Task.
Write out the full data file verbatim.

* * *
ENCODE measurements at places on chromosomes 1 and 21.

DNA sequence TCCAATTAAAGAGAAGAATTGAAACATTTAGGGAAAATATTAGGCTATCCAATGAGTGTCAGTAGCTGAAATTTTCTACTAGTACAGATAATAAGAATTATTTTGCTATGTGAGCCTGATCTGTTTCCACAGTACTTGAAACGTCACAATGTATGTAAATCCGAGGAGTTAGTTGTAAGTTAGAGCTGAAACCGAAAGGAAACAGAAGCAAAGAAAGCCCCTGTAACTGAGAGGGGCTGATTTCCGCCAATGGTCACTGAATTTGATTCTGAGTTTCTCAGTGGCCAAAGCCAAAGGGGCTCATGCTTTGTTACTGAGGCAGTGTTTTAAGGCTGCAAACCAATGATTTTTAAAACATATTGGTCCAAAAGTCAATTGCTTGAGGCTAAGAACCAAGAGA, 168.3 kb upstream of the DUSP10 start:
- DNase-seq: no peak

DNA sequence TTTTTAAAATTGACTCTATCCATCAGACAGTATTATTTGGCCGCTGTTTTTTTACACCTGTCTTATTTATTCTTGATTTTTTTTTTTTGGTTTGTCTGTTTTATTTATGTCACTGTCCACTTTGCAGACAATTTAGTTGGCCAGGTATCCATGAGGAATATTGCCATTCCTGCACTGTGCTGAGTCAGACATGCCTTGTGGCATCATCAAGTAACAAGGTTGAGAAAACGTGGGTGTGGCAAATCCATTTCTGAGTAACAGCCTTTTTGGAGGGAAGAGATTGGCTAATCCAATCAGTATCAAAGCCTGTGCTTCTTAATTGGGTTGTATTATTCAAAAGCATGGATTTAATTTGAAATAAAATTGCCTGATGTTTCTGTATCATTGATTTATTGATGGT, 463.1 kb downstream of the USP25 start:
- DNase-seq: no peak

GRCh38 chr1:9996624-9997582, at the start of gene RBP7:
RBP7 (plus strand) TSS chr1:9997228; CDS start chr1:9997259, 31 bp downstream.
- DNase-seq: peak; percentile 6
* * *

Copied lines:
ENCODE measurements at places on chromosomes 1 and 21.

DNA sequence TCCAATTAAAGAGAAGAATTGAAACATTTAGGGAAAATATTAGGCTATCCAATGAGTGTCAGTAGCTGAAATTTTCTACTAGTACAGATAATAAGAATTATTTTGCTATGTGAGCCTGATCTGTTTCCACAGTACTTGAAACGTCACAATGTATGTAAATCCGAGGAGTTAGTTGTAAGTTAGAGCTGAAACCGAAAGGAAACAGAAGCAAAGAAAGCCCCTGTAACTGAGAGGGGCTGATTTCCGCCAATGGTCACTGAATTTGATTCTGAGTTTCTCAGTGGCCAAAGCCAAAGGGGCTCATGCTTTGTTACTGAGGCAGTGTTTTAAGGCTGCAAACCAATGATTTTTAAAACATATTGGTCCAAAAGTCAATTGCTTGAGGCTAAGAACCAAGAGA, 168.3 kb upstream of the DUSP10 start:
- DNase-seq: no peak

DNA sequence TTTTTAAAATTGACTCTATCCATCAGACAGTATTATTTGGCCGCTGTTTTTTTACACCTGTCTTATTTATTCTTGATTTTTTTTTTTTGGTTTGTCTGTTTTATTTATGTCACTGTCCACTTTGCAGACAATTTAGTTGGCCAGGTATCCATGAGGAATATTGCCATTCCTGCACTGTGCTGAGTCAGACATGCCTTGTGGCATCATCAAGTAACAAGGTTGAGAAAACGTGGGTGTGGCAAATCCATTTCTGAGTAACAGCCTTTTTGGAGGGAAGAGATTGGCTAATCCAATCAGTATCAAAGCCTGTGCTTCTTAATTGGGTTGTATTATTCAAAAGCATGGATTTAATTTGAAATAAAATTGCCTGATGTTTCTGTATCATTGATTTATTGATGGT, 463.1 kb downstream of the USP25 start:
- DNase-seq: no peak

GRCh38 chr1:9996624-9997582, at the start of gene RBP7:
RBP7 (plus strand) TSS chr1:9997228; CDS start chr1:9997259, 31 bp downstream.
- DNase-seq: peak; percentile 6